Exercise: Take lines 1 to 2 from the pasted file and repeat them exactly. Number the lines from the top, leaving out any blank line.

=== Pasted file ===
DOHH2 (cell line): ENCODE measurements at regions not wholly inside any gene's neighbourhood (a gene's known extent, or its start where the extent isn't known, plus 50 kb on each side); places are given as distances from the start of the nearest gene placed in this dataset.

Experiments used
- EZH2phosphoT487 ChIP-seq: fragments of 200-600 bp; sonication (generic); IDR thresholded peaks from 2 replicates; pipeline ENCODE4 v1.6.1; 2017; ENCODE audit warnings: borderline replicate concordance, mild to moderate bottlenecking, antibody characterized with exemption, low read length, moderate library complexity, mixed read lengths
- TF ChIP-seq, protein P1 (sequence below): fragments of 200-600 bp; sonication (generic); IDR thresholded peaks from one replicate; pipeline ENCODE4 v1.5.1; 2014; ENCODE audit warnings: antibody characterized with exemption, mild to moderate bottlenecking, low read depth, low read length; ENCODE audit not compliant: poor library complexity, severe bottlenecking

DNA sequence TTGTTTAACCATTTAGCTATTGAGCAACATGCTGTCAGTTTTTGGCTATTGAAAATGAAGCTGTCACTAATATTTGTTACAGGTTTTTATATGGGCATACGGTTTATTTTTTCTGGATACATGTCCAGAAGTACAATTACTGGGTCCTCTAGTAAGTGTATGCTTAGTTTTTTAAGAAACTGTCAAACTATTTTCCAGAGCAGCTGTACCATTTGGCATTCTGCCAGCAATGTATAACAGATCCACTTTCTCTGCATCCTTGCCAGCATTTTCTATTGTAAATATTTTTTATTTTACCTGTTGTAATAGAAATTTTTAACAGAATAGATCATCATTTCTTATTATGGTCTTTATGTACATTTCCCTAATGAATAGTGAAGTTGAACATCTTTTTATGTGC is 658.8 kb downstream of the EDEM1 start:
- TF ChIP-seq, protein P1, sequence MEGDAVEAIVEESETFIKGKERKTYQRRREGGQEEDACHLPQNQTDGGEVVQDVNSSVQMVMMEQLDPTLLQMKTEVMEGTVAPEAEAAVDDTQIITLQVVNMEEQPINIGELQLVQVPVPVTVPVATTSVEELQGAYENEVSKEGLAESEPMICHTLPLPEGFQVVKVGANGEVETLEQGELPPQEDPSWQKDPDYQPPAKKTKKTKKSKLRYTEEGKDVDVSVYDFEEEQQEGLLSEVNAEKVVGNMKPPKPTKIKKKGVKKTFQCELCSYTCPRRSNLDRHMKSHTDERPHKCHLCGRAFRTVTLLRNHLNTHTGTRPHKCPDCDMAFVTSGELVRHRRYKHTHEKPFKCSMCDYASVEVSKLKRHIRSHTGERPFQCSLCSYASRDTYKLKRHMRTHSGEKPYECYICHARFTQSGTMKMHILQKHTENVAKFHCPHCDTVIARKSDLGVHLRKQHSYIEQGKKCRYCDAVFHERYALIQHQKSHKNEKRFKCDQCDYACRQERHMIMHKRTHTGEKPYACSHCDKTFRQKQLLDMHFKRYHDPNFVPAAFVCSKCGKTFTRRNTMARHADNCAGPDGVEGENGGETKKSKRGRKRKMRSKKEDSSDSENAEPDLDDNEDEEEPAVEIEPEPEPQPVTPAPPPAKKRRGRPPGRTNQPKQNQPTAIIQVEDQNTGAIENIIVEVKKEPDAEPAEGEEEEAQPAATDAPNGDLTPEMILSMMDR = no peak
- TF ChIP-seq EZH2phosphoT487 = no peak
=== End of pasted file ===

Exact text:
DOHH2 (cell line): ENCODE measurements at regions not wholly inside any gene's neighbourhood (a gene's known extent, or its start where the extent isn't known, plus 50 kb on each side); places are given as distances from the start of the nearest gene placed in this dataset.

Experiments used